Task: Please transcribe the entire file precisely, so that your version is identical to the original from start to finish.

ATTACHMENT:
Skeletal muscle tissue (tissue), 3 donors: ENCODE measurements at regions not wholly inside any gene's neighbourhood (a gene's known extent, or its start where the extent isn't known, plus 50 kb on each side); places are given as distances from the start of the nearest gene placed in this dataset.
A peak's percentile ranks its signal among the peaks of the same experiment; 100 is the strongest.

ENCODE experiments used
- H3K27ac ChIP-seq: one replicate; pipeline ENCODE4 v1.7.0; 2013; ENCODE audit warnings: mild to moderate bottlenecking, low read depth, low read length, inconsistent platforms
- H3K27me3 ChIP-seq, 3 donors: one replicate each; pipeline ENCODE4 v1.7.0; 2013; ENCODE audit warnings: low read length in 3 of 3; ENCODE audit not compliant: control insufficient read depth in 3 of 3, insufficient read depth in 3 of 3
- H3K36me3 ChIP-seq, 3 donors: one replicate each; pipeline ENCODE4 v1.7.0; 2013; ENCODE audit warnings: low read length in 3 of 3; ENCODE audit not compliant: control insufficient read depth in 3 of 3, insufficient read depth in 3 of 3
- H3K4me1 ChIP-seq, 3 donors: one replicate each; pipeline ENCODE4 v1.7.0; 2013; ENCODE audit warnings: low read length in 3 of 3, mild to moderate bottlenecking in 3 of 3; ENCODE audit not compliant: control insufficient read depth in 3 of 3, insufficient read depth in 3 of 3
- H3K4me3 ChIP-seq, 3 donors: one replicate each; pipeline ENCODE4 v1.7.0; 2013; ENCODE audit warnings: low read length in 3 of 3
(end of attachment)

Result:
Skeletal muscle tissue (tissue), 3 donors: ENCODE measurements at regions not wholly inside any gene's neighbourhood (a gene's known extent, or its start where the extent isn't known, plus 50 kb on each side); places are given as distances from the start of the nearest gene placed in this dataset.
A peak's percentile ranks its signal among the peaks of the same experiment; 100 is the strongest.

ENCODE experiments used
- H3K27ac ChIP-seq: one replicate; pipeline ENCODE4 v1.7.0; 2013; ENCODE audit warnings: mild to moderate bottlenecking, low read depth, low read length, inconsistent platforms
- H3K27me3 ChIP-seq, 3 donors: one replicate each; pipeline ENCODE4 v1.7.0; 2013; ENCODE audit warnings: low read length in 3 of 3; ENCODE audit not compliant: control insufficient read depth in 3 of 3, insufficient read depth in 3 of 3
- H3K36me3 ChIP-seq, 3 donors: one replicate each; pipeline ENCODE4 v1.7.0; 2013; ENCODE audit warnings: low read length in 3 of 3; ENCODE audit not compliant: control insufficient read depth in 3 of 3, insufficient read depth in 3 of 3
- H3K4me1 ChIP-seq, 3 donors: one replicate each; pipeline ENCODE4 v1.7.0; 2013; ENCODE audit warnings: low read length in 3 of 3, mild to moderate bottlenecking in 3 of 3; ENCODE audit not compliant: control insufficient read depth in 3 of 3, insufficient read depth in 3 of 3
- H3K4me3 ChIP-seq, 3 donors: one replicate each; pipeline ENCODE4 v1.7.0; 2013; ENCODE audit warnings: low read length in 3 of 3